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(De)Centralization

Someone once told me a story about a man who only kept two files in his desk — one on how to centralize the company and one on how to decentralize it.  It turns out every time there was a change in leadership, there would be a corresponding shift in the way the company was structured.  Why all the flip flopping?  Is one structure better than the other?  Or is this just a case of someone putting a stake in the ground to put their own signature on the company?

Quite honestly, there is no clear cut answer about what is best for a business.  Whether to centralize or decentralize needs to be evaluated on a case-by-case basis by considering the goals of the company and how interactions, both internally and externally, will get the business to those goals.  What happens more often than not is a hybrid situation.  Sales is decentralized but marketing is centralized.  HR is centralized but operations is decentralized.  However, there are two areas of a company where I think at least some centralization needs to be strongly considered — finance & accounting and IT.

Many of the arguments for centralizing these two functions are similar:

  • There are economies of scale to be gained from managing bulk transactions or company-wide systems with a dedicated group of employees.
  • Consistency and best practices can be filtered throughout the organization.
  • Maintaining controls and ensuring prescribed procedures are followed is easier.

In today’s economy, and with the multitude of legislative requirements especially surrounding the finance & accounting field like SARBOX, these thoughts should be at the top of the list when considering the centralization question.  Centralization of functional areas like A/P, A/R, cash management and payroll is important to consider since these are prime gateways to fraud and embezzlement.  And the recent stories coming out of Koss, Avaya and Bank of America should certainly make us sit up and take notice.  This is not to say centralization would completely protect a company but it’s easier to ensure the controls to prevent it are followed.

Even though it may seem I’m a huge proponent of centralization for finance & accounting, you will notice I said some centralization needs to be strongly considered.  One of the downfalls of having all of finance & accounting run from a central perspective is often the creation of an “us vs. them” mentality.  Finance is viewed as being prohibitive, not working with the business and being more concerned with following the rules regardless of the impact on operations.

There is a way to avoid this — ensure there is good communication between finance and the business units.  One of the best ways to accomplish this is to have a dedicated accountant or analyst working with each group that is actually part of their team.  The accountant can act as a champion for the unit to see their needs are addressed but are still balanced with the requirements from the center.  They also gain a better understanding of the unit and can provide the insight needed when doing variance analysis or business evaluations as part of the reporting process.  This is how I structured my department and each of my accountants became a valued team member whose opinion was sought in day-to-day decision making.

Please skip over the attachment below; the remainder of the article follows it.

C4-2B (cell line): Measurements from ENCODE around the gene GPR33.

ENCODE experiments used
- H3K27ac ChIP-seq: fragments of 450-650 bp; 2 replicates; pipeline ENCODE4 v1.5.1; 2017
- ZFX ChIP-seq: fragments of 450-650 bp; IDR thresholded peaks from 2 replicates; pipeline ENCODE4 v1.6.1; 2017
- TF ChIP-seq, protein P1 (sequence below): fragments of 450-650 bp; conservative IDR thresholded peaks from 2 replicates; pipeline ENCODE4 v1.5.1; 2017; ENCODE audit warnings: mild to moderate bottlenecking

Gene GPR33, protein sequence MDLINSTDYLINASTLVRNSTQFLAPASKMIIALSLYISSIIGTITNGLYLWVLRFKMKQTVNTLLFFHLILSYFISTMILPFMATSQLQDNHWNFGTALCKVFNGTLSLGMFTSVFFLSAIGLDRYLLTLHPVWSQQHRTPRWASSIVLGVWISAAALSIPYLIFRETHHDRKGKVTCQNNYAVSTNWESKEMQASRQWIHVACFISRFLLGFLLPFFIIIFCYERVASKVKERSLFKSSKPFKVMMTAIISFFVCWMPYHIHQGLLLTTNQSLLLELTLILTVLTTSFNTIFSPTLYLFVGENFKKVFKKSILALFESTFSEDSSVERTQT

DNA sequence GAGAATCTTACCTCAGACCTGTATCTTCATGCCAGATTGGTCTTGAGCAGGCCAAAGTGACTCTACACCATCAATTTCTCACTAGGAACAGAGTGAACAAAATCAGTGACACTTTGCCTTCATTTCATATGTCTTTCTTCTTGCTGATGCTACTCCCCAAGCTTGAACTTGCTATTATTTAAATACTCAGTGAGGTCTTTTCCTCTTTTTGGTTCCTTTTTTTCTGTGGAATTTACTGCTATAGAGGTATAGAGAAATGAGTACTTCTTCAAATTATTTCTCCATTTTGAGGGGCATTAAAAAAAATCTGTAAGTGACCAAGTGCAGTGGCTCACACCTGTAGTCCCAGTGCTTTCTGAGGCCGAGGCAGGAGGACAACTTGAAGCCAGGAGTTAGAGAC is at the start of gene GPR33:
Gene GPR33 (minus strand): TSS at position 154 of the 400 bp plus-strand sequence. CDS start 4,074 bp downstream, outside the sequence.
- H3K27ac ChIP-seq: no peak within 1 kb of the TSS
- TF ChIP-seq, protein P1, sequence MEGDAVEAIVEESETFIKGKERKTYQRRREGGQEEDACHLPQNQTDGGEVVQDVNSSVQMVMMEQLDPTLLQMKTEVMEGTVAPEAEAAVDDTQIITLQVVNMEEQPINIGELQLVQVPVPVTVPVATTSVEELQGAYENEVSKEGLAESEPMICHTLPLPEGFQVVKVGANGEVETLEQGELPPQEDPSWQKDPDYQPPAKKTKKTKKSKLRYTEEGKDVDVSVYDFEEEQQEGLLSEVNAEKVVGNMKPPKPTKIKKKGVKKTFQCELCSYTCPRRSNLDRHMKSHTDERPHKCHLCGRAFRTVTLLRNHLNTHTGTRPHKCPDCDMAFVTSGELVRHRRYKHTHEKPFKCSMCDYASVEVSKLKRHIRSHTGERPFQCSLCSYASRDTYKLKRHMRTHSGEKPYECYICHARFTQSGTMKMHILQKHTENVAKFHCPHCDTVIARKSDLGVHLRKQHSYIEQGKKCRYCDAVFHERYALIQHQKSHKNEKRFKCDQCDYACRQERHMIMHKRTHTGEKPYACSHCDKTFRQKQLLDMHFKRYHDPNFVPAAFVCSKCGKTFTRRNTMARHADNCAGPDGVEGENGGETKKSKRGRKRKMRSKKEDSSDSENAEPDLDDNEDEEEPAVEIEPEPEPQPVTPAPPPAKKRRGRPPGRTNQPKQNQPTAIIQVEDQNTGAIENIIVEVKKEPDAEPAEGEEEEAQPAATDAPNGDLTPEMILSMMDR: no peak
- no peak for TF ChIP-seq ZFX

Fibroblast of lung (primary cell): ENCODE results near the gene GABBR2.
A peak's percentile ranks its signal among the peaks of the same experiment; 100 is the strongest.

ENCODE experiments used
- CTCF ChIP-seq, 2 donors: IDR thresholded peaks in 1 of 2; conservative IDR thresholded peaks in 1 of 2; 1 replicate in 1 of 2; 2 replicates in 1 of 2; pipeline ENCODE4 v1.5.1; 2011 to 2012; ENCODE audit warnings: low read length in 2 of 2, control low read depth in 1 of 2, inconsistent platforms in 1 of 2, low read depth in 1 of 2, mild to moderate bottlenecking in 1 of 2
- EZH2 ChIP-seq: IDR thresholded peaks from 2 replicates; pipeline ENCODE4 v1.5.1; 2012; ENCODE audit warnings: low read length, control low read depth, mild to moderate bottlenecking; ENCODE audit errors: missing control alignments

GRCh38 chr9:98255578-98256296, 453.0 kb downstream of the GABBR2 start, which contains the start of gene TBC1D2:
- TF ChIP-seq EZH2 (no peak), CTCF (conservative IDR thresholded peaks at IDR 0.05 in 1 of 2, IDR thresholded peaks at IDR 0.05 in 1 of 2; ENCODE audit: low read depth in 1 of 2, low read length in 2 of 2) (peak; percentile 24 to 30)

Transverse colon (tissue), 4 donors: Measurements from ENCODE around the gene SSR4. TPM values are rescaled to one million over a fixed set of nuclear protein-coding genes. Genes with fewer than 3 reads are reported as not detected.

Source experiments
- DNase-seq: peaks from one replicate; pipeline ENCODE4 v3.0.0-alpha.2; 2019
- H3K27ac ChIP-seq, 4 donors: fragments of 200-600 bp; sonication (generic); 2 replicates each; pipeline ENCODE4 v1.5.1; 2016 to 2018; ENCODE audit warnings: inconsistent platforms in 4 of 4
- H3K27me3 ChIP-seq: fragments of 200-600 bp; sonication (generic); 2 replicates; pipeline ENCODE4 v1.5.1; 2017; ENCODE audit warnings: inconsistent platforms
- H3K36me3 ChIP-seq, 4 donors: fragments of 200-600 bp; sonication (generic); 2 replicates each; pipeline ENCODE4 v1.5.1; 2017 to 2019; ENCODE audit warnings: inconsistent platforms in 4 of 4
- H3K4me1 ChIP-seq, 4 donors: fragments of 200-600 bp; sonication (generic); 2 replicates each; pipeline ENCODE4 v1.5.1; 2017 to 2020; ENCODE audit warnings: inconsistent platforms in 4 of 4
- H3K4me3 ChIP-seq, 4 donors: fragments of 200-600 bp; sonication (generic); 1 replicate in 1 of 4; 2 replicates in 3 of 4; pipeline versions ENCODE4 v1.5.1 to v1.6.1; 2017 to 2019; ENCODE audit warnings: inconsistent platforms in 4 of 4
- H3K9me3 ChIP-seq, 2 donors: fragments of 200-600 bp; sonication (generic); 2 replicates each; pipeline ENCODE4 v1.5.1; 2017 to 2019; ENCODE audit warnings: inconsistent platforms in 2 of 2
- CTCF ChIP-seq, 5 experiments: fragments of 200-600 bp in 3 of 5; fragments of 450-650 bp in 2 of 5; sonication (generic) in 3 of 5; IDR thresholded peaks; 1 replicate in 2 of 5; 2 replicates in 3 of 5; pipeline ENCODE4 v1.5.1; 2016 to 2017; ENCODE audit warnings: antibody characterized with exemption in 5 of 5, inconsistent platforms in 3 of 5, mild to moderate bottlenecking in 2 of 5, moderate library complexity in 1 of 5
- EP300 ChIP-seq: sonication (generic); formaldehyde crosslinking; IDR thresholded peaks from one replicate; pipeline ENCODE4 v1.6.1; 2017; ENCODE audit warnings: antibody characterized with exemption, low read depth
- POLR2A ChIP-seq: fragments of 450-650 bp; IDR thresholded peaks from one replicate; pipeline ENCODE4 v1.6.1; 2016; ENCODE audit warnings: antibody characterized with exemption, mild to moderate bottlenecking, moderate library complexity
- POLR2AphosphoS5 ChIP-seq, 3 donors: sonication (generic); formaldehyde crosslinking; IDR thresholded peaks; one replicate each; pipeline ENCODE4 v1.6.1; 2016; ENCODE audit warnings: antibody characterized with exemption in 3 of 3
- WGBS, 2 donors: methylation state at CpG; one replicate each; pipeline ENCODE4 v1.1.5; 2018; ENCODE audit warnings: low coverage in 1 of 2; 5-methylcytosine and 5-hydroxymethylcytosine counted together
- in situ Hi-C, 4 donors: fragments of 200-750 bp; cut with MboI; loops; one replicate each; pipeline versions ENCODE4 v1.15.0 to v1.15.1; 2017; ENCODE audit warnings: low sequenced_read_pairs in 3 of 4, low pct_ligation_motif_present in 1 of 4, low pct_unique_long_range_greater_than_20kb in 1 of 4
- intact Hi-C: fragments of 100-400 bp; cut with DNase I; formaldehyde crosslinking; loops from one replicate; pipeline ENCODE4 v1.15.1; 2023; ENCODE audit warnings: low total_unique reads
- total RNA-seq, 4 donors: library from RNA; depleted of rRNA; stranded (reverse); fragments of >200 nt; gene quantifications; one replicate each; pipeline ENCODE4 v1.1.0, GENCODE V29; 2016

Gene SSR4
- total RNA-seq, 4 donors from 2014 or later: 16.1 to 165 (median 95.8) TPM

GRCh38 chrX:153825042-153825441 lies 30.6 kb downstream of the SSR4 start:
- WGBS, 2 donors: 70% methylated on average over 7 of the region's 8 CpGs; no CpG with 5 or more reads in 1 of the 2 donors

Ultimately, each company must weigh their requirements and their culture to structure the finance & accounting function so it provides the support and value needed by the business.  Just remember, it doesn’t have to be an all-or-nothing proposition when it comes to centralization or decentralization.

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3 Responses

  1. Laresa…

    I’m in agreement with your conclusion that hybrid management practices, (including centralized and decentralized processes), is an efficient utilization of resources to allow for the meeting of current, corporate expectation agreements.

    I’m also in agreement with the need for clear and precise communications between the hierarchial tiers between accounting and operations; this is required in order to update, transition and retain lean operating processes to provide the ability to take advantage of non-planned, competitive, expansion-leveraging events.

    Sincerely, Ron Dick

  2. Nicely written. From an IT standpoint I agree that centralization has its strengths and weaknesses. The bottom line, as you clearly pointed out, is communication no matter what the model. (The “us” versus “them” is a company killer.)

  3. I run an IT support company based in South Florida and have been a huge advocate for the centralization of IT services.

    The hurricanes of 2005 provided an excellent reason to move IT functions from onsite into secure data centers. Once our clients grasped that applications and data don’t need to be onsite and that the performance of “cloud” hosted applications is nearly non-noticeable, they began to investigate moving all remote office IT functions centrally.

    They elected to do this because of financial and control reasons, not knowing that help desk calls and other standard IT problems would reduce drastically as well.

    From an IT perspective, it’s much easier to support one very large system than many, dispersed smaller systems. Additionally functionality and redundancy is also more cost effective in a centralized system.

    Mark me in the ‘for centralization’ column. As far as I am concerned, the man in your story can throw out the decentralization paper.

    Adam Steinhoff
    DedicatedIT

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